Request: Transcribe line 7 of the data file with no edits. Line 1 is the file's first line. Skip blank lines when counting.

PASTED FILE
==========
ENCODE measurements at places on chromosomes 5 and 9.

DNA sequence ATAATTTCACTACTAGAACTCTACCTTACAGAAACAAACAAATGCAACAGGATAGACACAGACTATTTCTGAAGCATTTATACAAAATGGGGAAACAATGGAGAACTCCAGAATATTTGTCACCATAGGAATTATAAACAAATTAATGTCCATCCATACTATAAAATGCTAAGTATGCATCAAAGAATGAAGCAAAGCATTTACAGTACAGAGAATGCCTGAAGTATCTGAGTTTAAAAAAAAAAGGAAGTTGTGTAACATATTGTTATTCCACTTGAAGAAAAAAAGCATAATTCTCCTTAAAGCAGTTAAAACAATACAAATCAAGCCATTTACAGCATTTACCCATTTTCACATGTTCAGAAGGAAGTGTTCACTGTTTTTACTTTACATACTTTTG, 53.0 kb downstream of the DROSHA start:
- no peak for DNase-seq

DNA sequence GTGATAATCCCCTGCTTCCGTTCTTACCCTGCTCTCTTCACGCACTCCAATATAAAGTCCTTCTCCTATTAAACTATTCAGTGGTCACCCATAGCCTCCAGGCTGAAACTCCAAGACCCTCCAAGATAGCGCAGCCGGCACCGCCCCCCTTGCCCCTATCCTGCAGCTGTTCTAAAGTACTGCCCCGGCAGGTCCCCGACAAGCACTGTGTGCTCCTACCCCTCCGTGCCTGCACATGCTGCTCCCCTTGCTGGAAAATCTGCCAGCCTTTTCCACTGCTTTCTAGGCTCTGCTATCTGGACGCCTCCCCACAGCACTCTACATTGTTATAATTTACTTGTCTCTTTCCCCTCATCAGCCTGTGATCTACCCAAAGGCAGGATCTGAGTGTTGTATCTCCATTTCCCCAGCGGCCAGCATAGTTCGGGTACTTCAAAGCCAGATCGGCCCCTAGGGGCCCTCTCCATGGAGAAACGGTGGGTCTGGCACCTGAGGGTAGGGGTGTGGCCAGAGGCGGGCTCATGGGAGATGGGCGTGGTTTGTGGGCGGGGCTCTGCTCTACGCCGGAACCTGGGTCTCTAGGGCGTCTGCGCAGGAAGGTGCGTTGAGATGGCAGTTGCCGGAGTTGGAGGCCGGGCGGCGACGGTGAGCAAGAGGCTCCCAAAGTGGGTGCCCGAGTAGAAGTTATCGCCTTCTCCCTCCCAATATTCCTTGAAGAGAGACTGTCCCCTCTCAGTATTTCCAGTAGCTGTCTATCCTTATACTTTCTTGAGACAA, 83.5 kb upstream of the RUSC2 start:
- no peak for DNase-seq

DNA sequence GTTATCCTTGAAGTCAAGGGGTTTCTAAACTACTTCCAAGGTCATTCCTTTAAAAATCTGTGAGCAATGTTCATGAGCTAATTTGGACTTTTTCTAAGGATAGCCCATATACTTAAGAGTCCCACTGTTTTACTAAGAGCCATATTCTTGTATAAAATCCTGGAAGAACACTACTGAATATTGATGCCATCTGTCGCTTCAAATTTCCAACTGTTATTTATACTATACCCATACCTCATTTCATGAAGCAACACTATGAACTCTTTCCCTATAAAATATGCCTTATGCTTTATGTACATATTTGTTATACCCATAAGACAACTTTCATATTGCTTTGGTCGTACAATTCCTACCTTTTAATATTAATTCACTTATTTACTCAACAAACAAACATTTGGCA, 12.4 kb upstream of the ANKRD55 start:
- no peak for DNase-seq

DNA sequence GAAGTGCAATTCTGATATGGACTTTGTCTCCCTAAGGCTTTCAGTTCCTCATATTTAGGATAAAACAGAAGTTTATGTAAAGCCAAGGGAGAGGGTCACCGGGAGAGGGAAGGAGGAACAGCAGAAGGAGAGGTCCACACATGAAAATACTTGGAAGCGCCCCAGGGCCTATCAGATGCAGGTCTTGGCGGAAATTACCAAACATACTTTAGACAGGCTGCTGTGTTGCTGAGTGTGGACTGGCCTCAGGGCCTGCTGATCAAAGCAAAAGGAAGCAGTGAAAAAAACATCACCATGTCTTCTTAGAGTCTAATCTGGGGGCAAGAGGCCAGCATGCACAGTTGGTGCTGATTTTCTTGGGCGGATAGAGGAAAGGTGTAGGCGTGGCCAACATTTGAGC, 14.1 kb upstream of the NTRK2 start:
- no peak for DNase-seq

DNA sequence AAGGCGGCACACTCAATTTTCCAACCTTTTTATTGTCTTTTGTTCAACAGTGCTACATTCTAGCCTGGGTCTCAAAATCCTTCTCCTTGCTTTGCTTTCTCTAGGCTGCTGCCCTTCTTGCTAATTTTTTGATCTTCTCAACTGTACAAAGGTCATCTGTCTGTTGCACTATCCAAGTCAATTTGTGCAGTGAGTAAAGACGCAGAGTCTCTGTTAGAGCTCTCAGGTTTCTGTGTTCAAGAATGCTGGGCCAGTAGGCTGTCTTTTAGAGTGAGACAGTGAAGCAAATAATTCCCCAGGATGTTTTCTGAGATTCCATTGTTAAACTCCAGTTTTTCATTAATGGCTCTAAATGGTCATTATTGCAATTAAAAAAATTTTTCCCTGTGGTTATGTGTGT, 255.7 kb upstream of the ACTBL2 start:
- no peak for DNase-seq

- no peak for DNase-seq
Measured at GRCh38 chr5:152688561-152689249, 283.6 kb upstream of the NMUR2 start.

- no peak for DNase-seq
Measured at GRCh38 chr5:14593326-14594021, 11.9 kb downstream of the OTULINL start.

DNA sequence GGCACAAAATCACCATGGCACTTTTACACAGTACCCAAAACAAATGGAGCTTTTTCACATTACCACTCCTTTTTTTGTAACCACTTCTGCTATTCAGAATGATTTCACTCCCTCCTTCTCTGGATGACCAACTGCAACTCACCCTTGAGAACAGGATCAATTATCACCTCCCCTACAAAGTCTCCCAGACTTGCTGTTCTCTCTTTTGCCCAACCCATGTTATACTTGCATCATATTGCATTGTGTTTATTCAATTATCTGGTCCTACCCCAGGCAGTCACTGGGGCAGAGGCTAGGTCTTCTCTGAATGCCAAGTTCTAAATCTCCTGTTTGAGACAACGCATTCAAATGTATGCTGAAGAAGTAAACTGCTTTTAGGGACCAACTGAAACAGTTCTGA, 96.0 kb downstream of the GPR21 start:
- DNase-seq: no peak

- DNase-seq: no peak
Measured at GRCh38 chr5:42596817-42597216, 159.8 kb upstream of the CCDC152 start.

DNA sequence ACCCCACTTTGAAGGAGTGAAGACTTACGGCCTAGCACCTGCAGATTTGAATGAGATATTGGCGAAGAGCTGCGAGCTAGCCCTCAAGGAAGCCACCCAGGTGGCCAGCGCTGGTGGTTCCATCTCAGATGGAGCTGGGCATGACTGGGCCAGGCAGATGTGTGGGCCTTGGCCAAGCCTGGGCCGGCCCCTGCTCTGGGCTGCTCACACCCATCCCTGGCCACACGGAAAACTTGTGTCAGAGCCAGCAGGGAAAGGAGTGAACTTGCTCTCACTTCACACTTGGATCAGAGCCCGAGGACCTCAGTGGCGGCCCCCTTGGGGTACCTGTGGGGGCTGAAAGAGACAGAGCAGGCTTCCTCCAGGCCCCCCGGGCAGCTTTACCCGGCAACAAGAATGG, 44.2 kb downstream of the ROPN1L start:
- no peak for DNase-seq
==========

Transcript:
- no peak for DNase-seq